Step by step to teach you to merge your SQL Server database

Source: Internet
Author: User
Tags microsoft sql server

Planning to perform a merge of SQL Server is a huge task. You can simplify this project by breaking it down into separate components, as shown in the following step guide:

This information is from our initial expert ebook "Planning Your SQL Server consolidation" chapter II "Consolidate SQL Servers for availability, scalability and C OST savings ". This chapter explains the 5 steps for merging and other key consolidation considerations.

Author Introduction:

Hilary Cotter

Hilary Cotter has been in the IT industry for more than 20 years, and he is a network and database advisor. Microsoft first awarded the Cotter Microsoft SQL Server MVP honor in 2001. Cotter a Bachelor of Applied Science in mechanical Engineering from the University of Toronto, then studied economics at the University of Calgary and studied computer science at Berkeley College. He wrote a book on SQL Server transactional replication and is now writing a book on merge replication and Microsoft Search technology.

Step 1: Create SQL Server consolidation methodology

To make a successful enterprise-wide SQL Server merge, you must first define the merge goals for your merged teams and customers, and for the business owners of the user database. These goals are different depending on how you merge: Merging on a virtual machine, piling up a SQL Server environment, and using a storage area network (SAN), and so on.

It is critical that the merge team discuss the actual service level agreement (SLA) with the customer beforehand. These SLAs provide more than just expectations for availability, support, change control, and monitoring, as well as performance. An SLA with a set of supported expectations still has a long way to go to build confidence in the consolidation effort.

Mission-critical applications should be identified. Their SLAs will be tougher than other SLAs, either requiring them not to be merged or carefully planned to ensure that SLAs are met or exceeded in a consolidated environment. Standards should be applied, and those applications should be taken out of all and under the control of the merged team.

Another reason to negotiate SLAs in advance is to avoid the spread of the scope, and if it does, your merge team will have to deal with unexpected performance problems and enhanced functionality.

Your team must consider a variety of scenarios when implementing SLAs. For example, some people may find that the application performance is poor when identifying the database, and these databases are a good choice for merging. The ideal customer should melt these applications down on demand and optimize them. If your team chooses to optimize, then you need to be burdened with any performance problems or bugs that arise in future events. The choice of fame is simply to identify and return these databases to the business owner, and to specify the behavior in the SLA.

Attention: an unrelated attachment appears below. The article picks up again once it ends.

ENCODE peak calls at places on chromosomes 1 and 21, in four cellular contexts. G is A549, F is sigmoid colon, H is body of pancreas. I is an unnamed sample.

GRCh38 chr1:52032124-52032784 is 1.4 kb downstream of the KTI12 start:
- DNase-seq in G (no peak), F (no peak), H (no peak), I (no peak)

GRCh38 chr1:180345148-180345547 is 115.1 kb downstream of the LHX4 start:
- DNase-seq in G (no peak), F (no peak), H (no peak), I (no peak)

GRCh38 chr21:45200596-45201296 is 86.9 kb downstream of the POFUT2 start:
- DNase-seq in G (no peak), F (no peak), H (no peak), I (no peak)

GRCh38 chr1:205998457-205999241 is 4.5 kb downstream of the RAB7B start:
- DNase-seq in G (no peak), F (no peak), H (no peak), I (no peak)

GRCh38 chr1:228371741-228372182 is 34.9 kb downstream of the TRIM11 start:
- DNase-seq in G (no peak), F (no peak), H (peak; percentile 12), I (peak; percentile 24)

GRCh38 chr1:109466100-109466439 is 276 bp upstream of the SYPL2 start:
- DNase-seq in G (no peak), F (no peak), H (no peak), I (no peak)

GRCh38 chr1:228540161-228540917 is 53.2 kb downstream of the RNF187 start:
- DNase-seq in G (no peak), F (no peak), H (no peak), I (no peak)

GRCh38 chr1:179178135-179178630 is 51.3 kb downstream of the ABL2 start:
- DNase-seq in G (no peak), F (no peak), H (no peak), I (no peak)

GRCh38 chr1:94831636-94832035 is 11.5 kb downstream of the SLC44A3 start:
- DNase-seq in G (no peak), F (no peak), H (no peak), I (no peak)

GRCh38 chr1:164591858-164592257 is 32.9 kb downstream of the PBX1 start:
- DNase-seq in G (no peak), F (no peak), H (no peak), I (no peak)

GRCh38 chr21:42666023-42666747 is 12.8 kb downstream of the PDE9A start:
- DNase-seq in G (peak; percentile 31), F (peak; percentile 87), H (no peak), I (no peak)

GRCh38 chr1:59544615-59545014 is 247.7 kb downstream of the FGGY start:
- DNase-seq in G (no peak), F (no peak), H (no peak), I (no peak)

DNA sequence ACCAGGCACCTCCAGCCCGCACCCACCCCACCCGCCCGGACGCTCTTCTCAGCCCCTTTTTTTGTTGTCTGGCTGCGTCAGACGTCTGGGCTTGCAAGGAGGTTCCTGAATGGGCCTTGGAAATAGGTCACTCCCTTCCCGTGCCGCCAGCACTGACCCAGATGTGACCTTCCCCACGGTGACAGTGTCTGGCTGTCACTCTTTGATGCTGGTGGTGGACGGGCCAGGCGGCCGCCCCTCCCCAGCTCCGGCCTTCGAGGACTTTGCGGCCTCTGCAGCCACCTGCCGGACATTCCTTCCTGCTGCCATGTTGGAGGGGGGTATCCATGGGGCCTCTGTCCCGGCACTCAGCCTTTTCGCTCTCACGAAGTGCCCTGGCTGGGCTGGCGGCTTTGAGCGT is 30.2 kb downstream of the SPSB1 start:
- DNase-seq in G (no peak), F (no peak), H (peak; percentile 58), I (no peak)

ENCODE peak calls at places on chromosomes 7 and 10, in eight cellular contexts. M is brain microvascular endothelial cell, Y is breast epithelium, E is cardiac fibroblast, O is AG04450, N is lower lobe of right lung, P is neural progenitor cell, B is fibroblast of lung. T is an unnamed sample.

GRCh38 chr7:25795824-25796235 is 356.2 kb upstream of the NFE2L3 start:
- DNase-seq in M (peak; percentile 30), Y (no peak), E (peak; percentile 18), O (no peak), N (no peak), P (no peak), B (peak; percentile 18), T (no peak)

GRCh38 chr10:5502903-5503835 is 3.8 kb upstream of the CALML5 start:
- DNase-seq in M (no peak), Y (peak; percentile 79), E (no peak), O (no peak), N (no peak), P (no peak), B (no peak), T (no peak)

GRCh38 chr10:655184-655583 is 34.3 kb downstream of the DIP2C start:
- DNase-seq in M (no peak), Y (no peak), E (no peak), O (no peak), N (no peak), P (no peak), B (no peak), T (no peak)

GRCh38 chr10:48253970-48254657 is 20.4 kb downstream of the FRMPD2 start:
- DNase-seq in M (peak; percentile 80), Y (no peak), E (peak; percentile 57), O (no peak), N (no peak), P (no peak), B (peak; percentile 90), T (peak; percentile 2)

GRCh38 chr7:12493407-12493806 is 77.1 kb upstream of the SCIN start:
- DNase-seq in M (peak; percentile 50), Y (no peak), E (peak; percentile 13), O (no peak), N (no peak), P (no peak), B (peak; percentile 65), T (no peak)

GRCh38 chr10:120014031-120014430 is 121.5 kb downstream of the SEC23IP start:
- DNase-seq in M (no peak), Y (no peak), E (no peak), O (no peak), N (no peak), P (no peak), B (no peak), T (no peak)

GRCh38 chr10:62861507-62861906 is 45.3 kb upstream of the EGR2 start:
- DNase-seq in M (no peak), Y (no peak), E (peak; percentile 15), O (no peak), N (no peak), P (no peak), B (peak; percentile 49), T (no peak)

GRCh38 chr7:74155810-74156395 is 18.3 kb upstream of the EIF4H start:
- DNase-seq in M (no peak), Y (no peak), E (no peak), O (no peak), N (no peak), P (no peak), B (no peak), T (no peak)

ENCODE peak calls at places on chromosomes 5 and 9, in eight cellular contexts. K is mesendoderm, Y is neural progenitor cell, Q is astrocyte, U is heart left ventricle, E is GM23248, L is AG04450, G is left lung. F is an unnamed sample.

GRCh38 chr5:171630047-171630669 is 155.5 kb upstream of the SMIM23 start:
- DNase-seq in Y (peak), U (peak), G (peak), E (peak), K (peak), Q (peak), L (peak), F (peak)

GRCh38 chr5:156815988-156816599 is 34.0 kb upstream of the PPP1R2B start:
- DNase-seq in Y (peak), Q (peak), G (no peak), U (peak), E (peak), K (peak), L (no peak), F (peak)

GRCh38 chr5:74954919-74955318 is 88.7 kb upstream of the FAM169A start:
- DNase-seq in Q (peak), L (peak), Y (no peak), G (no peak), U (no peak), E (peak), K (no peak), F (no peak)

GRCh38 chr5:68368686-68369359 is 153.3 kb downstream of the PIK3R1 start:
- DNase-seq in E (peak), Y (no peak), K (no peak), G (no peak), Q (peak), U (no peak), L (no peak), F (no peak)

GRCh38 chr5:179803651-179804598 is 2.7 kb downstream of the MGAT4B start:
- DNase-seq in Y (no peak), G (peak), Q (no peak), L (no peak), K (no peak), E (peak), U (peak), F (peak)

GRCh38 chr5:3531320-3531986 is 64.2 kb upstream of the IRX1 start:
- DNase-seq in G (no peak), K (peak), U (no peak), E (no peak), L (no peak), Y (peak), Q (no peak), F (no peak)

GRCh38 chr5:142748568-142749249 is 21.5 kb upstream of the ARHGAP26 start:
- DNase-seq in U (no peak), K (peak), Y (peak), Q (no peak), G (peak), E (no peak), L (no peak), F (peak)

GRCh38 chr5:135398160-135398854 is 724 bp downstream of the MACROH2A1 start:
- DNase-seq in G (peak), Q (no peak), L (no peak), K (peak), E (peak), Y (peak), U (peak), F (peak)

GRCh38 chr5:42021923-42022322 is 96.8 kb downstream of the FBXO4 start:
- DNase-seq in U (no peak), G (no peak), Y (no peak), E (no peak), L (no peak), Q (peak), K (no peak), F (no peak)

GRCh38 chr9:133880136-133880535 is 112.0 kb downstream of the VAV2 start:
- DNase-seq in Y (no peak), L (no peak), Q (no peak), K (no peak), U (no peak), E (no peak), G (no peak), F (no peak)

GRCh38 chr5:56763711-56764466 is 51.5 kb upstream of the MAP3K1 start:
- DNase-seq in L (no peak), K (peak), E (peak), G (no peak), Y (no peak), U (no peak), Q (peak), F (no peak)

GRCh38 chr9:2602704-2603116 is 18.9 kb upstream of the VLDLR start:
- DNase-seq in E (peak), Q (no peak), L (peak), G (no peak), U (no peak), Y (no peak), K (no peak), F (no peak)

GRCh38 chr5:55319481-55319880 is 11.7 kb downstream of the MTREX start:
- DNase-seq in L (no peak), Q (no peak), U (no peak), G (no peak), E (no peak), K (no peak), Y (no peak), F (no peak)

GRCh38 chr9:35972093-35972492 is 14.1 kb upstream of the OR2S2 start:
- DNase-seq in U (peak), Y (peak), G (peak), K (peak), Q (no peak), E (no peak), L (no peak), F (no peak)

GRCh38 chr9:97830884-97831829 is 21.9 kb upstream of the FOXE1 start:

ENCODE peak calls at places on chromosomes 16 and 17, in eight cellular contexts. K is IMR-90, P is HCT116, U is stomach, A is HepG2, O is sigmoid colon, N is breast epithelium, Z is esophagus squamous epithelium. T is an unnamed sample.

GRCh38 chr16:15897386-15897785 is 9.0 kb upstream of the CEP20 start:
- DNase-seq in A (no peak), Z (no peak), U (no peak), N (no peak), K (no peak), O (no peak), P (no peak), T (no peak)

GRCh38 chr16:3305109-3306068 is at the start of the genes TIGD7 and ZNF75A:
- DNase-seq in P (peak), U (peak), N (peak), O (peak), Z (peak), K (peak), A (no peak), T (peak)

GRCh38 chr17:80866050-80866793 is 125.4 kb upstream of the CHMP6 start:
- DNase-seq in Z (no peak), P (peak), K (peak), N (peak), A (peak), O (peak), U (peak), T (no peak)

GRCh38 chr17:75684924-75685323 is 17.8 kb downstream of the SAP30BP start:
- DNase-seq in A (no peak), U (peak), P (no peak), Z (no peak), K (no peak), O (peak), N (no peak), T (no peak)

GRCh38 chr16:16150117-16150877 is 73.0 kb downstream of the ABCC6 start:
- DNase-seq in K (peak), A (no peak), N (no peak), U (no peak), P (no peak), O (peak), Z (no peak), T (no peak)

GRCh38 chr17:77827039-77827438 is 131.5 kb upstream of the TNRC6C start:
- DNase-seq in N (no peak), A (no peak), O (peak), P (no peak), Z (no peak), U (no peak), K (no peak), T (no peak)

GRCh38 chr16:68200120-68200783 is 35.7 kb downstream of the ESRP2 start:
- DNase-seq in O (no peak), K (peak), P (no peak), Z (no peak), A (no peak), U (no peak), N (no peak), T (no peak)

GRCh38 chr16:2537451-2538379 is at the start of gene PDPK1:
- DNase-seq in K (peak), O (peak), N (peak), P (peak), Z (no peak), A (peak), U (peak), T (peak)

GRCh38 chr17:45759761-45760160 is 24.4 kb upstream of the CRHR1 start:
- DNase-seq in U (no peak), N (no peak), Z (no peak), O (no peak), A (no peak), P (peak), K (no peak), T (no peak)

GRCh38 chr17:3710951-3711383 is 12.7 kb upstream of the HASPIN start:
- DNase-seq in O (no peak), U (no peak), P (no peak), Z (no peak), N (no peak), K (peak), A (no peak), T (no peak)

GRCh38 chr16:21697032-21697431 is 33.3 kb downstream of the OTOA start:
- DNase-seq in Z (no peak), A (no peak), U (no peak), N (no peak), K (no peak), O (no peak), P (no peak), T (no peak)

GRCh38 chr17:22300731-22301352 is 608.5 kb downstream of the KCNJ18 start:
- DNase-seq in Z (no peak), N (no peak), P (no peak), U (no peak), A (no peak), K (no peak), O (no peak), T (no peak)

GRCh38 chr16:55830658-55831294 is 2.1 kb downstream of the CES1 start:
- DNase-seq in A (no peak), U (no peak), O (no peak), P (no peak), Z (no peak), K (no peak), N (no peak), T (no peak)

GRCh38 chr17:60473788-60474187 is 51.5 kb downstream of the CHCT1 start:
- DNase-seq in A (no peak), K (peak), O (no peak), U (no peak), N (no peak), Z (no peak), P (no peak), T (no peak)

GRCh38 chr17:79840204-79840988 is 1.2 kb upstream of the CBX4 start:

If business units are unwilling, or cannot be asked to melt down and optimize these SQL servers, move them to your datacenter and enforce standards as much as possible, but do not merge them with another SQL Server. Merging a poorly performing user database can degrade the performance of all other user databases on SQL Server.

Once the SLA is in place, your consolidation team should create a schedule that divides the enterprise-wide plans into multiple phases.

The first phase should include sections that have the least complex user databases. This gives the team members a chance to practice before encountering more difficult mergers. This phase should also teach them how to handle user databases more easily between SQL Server as the database load changes over time. For example, when a particular user database grows, he may cause the performance of all user databases on the merged SQL Server to degrade. On the other hand, when the lifecycle of an application reaches the end, the resources that the user database needs will decline, and it is possible to move to a lower-horsepower server.

The test script should be created to help measure an existing SQL Server application. It allows team members to familiarize themselves with performance monitoring and SQL Server Profiler to capture and reproduce representative workloads and monitor consolidation solutions.

The merge team should also divide specific groups to simplify the monitoring consolidation solution.

Once the members of the merged team understand each of their tasks and prepare for the merger, the next step is analysis.

Step 2: Analyze the merged alternate databases and servers

During the analysis phase, the merge team should observe each SQL Server and his user database to determine their performance characteristics, resource requirements, dependencies, and how to migrate them. In a merged environment, a multiuser database should be grouped or stacked on the basis of performance characteristics, internal and external dependencies, SLAs, and versions. They will be divided into a single SQL Server, also known as the SQL Server heap. There are three parts to analyze candidate SQL Server and their user database for merging.

1. Analyze data access and utilization patterns, and then analyze the SQL Server environment for user database installation

2. Replicate these patterns in a merged environment, and users will feel the same way, even if they are not better.

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